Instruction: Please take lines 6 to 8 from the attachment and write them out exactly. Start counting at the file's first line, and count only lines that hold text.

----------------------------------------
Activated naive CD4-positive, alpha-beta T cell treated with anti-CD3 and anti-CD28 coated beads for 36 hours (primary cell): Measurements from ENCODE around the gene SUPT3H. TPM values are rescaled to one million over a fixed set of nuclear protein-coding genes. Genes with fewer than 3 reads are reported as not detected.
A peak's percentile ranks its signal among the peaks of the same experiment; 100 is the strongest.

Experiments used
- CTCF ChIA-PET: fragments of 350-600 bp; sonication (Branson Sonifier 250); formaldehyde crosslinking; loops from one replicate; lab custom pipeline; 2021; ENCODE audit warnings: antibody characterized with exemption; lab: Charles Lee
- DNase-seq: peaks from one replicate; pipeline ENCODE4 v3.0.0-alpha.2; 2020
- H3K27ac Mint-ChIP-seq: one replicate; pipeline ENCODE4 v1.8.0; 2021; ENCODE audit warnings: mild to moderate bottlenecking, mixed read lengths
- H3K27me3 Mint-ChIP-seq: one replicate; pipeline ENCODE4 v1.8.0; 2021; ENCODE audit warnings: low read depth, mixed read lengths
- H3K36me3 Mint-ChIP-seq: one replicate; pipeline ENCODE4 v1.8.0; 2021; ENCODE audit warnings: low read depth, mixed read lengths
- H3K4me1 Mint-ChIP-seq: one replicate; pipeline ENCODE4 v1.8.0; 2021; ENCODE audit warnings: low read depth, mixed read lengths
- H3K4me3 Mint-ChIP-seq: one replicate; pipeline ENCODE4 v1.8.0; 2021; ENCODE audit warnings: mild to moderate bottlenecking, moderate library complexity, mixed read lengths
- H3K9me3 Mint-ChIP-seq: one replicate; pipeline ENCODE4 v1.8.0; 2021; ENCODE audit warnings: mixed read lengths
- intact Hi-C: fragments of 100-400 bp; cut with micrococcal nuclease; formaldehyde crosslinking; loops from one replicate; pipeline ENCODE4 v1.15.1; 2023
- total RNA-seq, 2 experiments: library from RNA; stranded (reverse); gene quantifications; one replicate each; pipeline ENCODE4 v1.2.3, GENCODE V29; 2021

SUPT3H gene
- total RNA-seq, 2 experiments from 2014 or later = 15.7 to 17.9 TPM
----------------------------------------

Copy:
- H3K27ac Mint-ChIP-seq: one replicate; pipeline ENCODE4 v1.8.0; 2021; ENCODE audit warnings: mild to moderate bottlenecking, mixed read lengths
- H3K27me3 Mint-ChIP-seq: one replicate; pipeline ENCODE4 v1.8.0; 2021; ENCODE audit warnings: low read depth, mixed read lengths
- H3K36me3 Mint-ChIP-seq: one replicate; pipeline ENCODE4 v1.8.0; 2021; ENCODE audit warnings: low read depth, mixed read lengths